Registration Dossier

Administrative data

Description of key information

National Toxicology Program (NTP), Toxicology and Carcinogenesis Studies of Phenolphthalein (CAS no. 77-09-8) in F344/N Rats and B6C3F1 Mice (Feed Studies) - Technical Report 465, 1996.
Tice, R.R., et al., Measurement of micronucleated erythrocytes and DNA damage during chronic ingestion of phenolphthalein in transgenic female mice heterozygous for the p53 gene. Environmental & Molecular Mutagenesis, 1998. 31(2): p. 113-24.
Dunnick, J.K., et al., Phenolphthalein induces thymic lymphomas accompanied by loss of the p53 wild type allele in heterozygous p53-deficient (+/-) mice. Toxicologic Pathology, 1997. 25(6): p. 533-40.

Key value for chemical safety assessment

Additional information

Phenolphthalein was tested for carcinogenicity by oral administration in two experiments in mice and in one experiment in rats [1]. In one experiment in mice, it induced histiocytic sarcomas and lymphomas in both males and females and benign ovarian tumours in females.

In an experiment in mice lacking one allele of the p53 tumour suppressor gene, it increased the incidence of lymphomas. This result was confirmed in a separate study reported as an abstract. It induced benign renal tumours in male rats and benign phaeochromocytomas in males and females [2, 3].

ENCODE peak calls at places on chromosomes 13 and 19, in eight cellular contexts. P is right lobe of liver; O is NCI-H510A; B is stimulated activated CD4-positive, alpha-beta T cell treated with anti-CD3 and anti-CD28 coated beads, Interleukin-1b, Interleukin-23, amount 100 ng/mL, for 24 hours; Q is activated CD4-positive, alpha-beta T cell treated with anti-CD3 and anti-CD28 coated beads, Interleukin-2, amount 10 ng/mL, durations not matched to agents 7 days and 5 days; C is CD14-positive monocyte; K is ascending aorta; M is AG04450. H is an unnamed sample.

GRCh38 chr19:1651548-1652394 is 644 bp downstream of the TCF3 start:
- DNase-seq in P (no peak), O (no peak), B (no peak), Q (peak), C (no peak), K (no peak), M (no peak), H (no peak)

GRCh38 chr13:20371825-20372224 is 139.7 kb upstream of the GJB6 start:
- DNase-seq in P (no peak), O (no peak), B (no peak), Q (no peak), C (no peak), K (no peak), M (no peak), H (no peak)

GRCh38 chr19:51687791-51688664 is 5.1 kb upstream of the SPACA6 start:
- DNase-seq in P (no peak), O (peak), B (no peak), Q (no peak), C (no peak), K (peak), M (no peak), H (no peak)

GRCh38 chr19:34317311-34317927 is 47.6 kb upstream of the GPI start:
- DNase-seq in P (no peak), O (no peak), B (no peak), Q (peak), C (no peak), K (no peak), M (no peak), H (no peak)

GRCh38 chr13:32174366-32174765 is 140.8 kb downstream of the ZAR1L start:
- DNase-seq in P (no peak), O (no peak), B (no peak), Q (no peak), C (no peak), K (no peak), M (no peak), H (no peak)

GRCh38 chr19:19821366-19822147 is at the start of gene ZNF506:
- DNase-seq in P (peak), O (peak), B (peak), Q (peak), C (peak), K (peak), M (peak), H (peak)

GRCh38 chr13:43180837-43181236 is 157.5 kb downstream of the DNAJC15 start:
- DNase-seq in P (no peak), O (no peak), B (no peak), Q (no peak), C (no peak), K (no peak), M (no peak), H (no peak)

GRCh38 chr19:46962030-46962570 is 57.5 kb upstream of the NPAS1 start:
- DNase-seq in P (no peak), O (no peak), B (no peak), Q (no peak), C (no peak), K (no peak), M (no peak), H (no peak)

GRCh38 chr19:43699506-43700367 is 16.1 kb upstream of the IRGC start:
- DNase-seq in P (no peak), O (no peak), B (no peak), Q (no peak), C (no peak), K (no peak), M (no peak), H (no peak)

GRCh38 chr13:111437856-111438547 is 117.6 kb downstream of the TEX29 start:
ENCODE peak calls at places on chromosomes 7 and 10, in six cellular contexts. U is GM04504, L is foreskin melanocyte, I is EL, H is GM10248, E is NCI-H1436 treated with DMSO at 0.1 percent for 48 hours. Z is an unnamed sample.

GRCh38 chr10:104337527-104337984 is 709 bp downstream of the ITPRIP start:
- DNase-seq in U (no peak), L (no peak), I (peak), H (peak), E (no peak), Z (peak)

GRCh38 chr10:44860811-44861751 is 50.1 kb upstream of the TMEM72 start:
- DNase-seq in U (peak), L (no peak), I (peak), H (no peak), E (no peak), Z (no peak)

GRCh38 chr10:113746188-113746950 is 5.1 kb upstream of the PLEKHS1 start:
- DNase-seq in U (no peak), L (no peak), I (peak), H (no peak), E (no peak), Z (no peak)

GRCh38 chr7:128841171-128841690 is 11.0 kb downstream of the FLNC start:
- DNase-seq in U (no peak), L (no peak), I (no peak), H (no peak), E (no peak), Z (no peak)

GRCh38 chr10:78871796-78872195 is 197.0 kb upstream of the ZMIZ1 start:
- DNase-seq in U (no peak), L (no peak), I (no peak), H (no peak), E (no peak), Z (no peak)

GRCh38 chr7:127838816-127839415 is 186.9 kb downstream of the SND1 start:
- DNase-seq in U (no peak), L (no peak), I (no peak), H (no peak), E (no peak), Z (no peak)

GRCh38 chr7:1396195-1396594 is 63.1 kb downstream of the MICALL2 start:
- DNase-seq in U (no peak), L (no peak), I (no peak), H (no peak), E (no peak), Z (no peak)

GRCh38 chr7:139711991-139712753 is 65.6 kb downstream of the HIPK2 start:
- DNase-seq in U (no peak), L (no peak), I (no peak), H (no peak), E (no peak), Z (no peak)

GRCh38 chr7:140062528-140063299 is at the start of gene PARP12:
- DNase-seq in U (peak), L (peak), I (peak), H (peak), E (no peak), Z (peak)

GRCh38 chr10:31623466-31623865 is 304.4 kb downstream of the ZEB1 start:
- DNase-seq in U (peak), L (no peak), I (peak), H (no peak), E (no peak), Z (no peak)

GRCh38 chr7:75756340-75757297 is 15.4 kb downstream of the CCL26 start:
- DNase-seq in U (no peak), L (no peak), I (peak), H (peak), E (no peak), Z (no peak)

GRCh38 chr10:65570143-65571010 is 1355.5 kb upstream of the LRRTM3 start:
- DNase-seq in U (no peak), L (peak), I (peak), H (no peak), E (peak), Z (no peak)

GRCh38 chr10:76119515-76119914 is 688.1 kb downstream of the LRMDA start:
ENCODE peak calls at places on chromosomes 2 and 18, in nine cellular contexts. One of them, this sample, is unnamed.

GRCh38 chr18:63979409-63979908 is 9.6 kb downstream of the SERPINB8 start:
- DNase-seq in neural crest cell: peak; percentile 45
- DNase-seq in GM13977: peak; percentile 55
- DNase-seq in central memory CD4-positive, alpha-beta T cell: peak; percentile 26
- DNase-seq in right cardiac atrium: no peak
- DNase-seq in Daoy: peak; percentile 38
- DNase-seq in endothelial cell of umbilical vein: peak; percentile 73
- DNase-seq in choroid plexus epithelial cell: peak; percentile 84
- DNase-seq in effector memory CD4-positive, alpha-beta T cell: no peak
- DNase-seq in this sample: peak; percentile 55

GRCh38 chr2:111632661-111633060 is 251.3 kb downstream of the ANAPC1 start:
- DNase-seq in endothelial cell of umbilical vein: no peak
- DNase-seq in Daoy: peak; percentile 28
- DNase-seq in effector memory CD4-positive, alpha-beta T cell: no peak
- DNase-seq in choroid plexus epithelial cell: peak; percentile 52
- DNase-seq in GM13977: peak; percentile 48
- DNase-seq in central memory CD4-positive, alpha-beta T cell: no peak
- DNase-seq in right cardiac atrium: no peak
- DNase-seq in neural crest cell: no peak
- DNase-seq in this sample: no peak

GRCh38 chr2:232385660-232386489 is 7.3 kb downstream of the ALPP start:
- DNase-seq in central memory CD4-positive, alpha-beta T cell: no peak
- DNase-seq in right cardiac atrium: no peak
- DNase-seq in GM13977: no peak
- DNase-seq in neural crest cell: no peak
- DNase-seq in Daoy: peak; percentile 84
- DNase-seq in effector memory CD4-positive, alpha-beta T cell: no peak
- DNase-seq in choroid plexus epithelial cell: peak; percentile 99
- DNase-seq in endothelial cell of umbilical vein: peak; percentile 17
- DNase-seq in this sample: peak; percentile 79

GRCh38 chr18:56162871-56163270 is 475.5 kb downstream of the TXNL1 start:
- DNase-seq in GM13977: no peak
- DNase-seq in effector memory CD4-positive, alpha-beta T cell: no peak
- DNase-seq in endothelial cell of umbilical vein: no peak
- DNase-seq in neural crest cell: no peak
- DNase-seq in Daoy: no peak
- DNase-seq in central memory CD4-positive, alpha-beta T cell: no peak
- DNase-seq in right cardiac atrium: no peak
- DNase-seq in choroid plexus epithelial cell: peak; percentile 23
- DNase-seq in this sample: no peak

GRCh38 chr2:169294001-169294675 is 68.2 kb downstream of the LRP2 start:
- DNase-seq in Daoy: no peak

References

1. National Toxicology Program (NTP), Toxicology and Carcinogenesis Studies of Phenolphthalein (CAS no. 77-09-8) in F344/N Rats and B6C3F1 Mice (Feed Studies) - Technical Report 465, 1996.

2. Tice, R.R., et al., Measurement of micronucleated erythrocytes and DNA damage during chronic ingestion of phenolphthalein in transgenic female mice heterozygous for the p53 gene. Environmental & Molecular Mutagenesis, 1998. 31(2): p. 113-24.

3. Dunnick, J.K., et al., Phenolphthalein induces thymic lymphomas accompanied by loss of the p53 wild type allele in heterozygous p53-deficient (+/-) mice. Toxicologic Pathology, 1997. 25(6): p. 533-40.

Justification for classification or non-classification

Provided references on animal studies with Phenolphthalein did show sufficient evidence for the carcinogenicity in animals. There is inadequate evidence in humans for the carcinogenicity of phenolphthalein. These data justify the current legal classification for carcinogenicity Cat 2 according to the criteria outlined in 1272/2008/EC (CLP/EU-GHS).